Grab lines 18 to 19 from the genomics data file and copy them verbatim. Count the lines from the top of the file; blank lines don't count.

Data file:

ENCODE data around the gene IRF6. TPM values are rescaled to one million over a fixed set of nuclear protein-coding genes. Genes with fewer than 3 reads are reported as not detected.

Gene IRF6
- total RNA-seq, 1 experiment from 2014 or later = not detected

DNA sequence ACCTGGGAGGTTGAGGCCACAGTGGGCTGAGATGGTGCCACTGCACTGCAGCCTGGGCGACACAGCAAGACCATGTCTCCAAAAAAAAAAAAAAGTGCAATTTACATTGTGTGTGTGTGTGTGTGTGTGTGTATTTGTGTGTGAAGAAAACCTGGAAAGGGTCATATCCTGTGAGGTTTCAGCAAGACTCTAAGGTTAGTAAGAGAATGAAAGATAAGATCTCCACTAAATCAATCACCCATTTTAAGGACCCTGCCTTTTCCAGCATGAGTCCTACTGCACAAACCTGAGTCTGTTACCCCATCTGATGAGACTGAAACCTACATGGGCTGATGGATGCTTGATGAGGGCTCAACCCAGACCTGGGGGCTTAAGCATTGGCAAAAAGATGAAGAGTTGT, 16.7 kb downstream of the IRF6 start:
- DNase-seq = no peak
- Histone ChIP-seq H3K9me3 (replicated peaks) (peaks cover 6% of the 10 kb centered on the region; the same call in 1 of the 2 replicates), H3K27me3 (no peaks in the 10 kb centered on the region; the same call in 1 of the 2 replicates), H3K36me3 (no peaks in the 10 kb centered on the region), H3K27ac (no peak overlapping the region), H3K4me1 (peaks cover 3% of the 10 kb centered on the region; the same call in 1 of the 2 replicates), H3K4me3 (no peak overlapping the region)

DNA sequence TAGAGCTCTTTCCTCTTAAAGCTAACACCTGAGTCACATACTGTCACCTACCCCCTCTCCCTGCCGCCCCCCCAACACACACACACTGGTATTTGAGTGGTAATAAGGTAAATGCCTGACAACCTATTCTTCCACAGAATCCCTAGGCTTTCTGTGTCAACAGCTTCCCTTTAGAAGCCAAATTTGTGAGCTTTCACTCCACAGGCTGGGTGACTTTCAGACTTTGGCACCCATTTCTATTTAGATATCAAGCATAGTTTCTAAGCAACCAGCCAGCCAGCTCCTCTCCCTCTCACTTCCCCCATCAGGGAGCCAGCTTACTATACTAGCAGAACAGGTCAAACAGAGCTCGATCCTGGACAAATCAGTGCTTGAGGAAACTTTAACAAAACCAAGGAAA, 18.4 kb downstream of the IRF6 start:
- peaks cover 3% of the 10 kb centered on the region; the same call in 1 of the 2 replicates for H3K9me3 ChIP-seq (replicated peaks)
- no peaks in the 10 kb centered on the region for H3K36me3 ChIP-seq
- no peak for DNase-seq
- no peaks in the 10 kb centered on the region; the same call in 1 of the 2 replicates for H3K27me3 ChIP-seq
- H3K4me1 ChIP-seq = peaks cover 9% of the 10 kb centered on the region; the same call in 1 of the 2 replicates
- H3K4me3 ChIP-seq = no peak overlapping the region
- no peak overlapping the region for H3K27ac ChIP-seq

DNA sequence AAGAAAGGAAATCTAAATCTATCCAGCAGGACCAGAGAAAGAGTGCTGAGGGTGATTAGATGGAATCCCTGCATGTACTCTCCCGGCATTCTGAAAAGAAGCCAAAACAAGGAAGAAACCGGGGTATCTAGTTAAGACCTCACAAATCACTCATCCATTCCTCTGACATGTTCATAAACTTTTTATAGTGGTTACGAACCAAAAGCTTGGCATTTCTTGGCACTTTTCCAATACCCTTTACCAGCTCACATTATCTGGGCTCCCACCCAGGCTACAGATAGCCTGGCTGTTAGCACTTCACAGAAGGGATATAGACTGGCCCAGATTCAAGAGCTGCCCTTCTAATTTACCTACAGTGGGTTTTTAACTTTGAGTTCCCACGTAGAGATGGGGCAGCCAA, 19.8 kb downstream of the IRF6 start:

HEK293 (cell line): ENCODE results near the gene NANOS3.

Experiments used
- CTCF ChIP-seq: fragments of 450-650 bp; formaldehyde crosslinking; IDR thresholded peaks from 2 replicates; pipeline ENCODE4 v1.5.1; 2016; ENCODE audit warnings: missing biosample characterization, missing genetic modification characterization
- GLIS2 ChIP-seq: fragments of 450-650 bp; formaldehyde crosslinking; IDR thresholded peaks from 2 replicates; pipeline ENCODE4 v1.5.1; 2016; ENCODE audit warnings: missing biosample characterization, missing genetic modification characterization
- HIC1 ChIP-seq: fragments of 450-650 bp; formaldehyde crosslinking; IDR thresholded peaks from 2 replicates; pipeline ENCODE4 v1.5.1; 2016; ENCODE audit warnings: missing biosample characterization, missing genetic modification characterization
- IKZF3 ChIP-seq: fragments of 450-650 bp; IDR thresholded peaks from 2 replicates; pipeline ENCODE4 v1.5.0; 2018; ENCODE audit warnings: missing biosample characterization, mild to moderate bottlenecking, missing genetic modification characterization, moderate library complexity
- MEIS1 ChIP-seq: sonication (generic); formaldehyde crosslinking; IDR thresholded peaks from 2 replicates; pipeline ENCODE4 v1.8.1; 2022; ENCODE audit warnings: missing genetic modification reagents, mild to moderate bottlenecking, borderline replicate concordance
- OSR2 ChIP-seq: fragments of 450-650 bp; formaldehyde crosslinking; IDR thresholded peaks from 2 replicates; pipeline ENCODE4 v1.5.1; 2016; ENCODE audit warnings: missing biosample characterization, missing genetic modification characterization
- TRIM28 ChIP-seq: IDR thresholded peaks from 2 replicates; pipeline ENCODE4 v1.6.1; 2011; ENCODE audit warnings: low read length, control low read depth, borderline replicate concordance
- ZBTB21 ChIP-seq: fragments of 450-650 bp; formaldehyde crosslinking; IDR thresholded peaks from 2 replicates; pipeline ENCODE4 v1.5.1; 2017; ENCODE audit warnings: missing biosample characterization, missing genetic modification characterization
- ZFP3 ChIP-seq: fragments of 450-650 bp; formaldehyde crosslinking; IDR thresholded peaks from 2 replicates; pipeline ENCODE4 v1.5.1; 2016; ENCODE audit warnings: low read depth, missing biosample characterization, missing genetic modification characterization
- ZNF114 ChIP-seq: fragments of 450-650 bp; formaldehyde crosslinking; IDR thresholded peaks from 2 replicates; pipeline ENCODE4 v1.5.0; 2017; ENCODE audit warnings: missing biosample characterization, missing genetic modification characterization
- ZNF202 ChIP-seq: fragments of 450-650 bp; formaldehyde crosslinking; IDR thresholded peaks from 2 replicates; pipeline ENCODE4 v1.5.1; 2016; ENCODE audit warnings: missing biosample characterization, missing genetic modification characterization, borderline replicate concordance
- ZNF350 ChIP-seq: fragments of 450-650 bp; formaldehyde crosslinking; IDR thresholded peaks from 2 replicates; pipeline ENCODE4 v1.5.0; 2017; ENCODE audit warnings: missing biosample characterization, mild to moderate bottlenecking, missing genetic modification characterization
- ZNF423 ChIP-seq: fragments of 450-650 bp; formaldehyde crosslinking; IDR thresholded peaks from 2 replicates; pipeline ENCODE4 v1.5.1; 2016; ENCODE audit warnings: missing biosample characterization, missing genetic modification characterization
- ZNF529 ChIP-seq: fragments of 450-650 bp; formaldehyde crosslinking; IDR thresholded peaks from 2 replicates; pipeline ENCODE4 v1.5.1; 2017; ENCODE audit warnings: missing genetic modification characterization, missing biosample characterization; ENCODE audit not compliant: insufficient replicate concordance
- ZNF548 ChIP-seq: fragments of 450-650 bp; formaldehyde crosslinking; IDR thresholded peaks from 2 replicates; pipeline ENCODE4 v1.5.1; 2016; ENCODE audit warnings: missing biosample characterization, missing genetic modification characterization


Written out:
- CTCF ChIP-seq: fragments of 450-650 bp; formaldehyde crosslinking; IDR thresholded peaks from 2 replicates; pipeline ENCODE4 v1.5.1; 2016; ENCODE audit warnings: missing biosample characterization, missing genetic modification characterization
- GLIS2 ChIP-seq: fragments of 450-650 bp; formaldehyde crosslinking; IDR thresholded peaks from 2 replicates; pipeline ENCODE4 v1.5.1; 2016; ENCODE audit warnings: missing biosample characterization, missing genetic modification characterization